muteness


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Related to muteness: Apraxia of Speech

mute

 (myo͞ot)
adj. mut·er, mut·est
1. Refraining from producing speech or vocal sound.
2.
a. Offensive Unable to speak.
b. Unable to vocalize, as certain animals.
3. Expressed without speech; unspoken: a mute appeal.
4. Law Declining to enter a plea to a criminal charge: standing mute.
5. Linguistics
a. Not pronounced; silent, as the e in the word house.
b. Pronounced with a temporary stoppage of breath, as the sounds (p) and (b); plosive; stopped.
n.
1. Offensive One who is incapable of speech.
2. Law A defendant who declines to enter a plea to a criminal charge.
3. Music Any of various devices used to muffle or soften the tone of an instrument.
4. Linguistics
a. A silent letter.
b. A plosive; a stop.
tr.v. mut·ed, mut·ing, mutes
1. To soften or muffle the sound of.
2. To soften the tone, color, shade, or hue of.

[Middle English muet, from Old French, from diminutive of mu, from Latin mūtus.]

mute′ly adv.
mute′ness n.
Usage Note: In reference to people who are unable to speak, mute and deaf-mute are now usually considered objectionable. Unlike blind and deaf, which are straightforward terms that need not be avoided out of fear of causing offense, mute and deaf-mute have fallen out of use and are likely to evoke older stereotypes of helplessness or pitiableness. They are especially objectionable if taken to imply that a person who cannot or does not use oral speech is thereby deprived of language. Many people who lack the ability to speak now converse through ASL or similar sign languages, which have the same communicative utility as spoken language. See Usage Note at deaf.
ThesaurusAntonymsRelated WordsSynonymsLegend:
Noun1.muteness - the condition of being unable or unwilling to speak; "her muteness was a consequence of her deafness"
condition, status - a state at a particular time; "a condition (or state) of disrepair"; "the current status of the arms negotiations"
deaf-muteness, deaf-mutism - congenital deafness that results in inability to speak
2.muteness - a refusal to speak when expected; "his silence about my contribution was surprising"
uncommunicativeness - the trait of being uncommunicative

muteness

noun
The avoidance of speech:
References in classic literature ?
I know that, to the common apprehension, this phenomenon of whiteness is not confessed to be the prime agent in exaggerating the terror of objects otherwise terrible; nor to the unimaginative mind is there aught of terror in those appearances whose awfulness to another mind almost solely consists in this one phenomenon, especially when exhibited under any form at all approaching to muteness or universality.
Thy muteness even is like to strangle me, thou abysmal mute one!
Even Sedley's valet, the most solemn and correct of gentlemen, with the muteness and gravity of an undertaker, could hardly keep his countenance in order, as he looked at his unfortunate master.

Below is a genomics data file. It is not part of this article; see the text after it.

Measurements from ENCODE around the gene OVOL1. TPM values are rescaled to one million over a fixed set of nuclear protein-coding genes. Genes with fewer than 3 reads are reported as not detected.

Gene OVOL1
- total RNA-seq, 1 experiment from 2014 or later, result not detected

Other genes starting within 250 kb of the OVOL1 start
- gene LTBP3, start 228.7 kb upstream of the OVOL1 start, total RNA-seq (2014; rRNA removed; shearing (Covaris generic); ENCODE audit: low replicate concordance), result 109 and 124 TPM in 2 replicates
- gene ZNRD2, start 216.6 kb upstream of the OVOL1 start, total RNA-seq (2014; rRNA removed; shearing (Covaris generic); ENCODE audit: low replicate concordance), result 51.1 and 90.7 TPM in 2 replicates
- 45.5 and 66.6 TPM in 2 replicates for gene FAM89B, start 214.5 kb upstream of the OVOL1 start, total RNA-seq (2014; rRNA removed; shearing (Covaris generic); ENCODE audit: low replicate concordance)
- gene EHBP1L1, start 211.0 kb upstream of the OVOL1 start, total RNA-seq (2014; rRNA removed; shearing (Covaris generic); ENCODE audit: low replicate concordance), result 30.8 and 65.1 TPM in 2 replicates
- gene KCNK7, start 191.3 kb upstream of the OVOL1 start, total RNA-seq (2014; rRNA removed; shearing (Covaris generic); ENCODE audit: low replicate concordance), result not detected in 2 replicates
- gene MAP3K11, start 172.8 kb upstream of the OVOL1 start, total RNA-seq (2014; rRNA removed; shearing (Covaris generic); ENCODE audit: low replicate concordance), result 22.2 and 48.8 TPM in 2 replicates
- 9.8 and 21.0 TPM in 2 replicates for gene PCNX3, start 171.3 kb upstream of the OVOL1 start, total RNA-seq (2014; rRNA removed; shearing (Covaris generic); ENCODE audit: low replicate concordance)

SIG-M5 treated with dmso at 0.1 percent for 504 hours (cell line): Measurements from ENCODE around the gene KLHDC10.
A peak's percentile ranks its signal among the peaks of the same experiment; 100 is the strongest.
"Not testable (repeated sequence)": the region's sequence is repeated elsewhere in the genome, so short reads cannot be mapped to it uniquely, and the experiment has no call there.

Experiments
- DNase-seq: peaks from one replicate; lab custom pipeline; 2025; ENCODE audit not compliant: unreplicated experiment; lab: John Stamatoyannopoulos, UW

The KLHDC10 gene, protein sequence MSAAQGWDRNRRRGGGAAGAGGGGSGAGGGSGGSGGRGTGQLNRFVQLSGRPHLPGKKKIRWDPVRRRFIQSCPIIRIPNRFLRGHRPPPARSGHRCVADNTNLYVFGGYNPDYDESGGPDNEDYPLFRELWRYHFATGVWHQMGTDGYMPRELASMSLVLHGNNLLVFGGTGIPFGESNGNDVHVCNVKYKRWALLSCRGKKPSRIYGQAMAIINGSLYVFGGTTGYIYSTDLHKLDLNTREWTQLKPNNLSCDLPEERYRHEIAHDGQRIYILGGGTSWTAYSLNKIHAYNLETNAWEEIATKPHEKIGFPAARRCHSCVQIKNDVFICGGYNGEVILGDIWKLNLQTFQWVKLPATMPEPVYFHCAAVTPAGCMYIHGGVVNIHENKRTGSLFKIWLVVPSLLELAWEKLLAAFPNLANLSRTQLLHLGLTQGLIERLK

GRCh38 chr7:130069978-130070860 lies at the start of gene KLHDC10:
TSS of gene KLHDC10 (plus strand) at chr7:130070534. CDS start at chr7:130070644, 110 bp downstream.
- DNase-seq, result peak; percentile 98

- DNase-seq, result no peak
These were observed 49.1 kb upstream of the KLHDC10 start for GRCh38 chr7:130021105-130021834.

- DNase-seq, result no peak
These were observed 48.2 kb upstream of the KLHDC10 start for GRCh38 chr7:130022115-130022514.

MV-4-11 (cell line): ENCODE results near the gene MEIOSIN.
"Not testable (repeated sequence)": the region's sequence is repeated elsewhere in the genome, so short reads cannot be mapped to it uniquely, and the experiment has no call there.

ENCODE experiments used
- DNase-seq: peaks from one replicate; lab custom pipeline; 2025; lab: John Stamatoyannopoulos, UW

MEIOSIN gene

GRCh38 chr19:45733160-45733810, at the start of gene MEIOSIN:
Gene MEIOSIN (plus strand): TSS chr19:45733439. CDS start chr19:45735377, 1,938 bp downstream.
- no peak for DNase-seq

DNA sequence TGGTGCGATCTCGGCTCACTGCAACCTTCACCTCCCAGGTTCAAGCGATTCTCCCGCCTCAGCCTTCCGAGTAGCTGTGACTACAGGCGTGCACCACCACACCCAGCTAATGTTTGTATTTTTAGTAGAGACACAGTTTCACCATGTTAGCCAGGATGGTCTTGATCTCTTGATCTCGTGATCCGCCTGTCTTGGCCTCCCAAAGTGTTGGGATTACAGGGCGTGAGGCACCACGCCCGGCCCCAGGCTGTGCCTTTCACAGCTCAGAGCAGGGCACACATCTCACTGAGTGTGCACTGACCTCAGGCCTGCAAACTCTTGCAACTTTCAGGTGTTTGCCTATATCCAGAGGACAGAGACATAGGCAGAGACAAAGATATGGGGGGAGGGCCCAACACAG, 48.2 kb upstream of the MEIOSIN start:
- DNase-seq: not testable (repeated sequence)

Edward Ello, Inclusion Advisor of Handicap International, discussed that disabilities come in many forms like blindness, muteness, deafness, autism, among others.
The resulting symptoms are states of sudden muteness, deafness, general tremor, inability to stand or walk, episodes of loss of consciousness, and convulsions.
Those storms swept her far from him -the slammed doors, the muteness, the cutting, the drugs.
In another center, people gathered for the morning ritual of listening to the news broadcast; when one day the news went silent, they turned their ritual assembly into a celebration of muteness.
Its source material is provided by Ingmar Bergman's 1966 film, which tells the story of Elisabet Vogler (Liv Ullmann), an actress who has fallen abruptly into a state of elective muteness during a performance of Electra, and Alma (Bibi Andersson), her nurse.
Prone to hysterical muteness, wolfing Xanax, and weeping copiously, Sandra embarks on her weekend odyssey for survival, to visit or phone her various coworkers, whose individual situations and reactions to her request coalesce into a composite portrait of a society fragmenting .
The logic of supporting progressive governments' putting more fossil fuel on the market requires either climate change denial, climate change muteness, or adopting an electoral platform that favors increased fossil fuel sale out of one side of its mouth while calling for decreased fossil fuels usage out of the other side.
In the chapter, Esmail justly critiques the scholarship on Collins's novel that attempts to read the heroine's muteness as symbolic of "patriarchal oppression" (86).
Violence in Gaston Kabore's Wend Kuuni (1983), is manifest in Wend Kuuni's loss of speech, his muteness, while the violence in Xala (1975) is largely allegorical.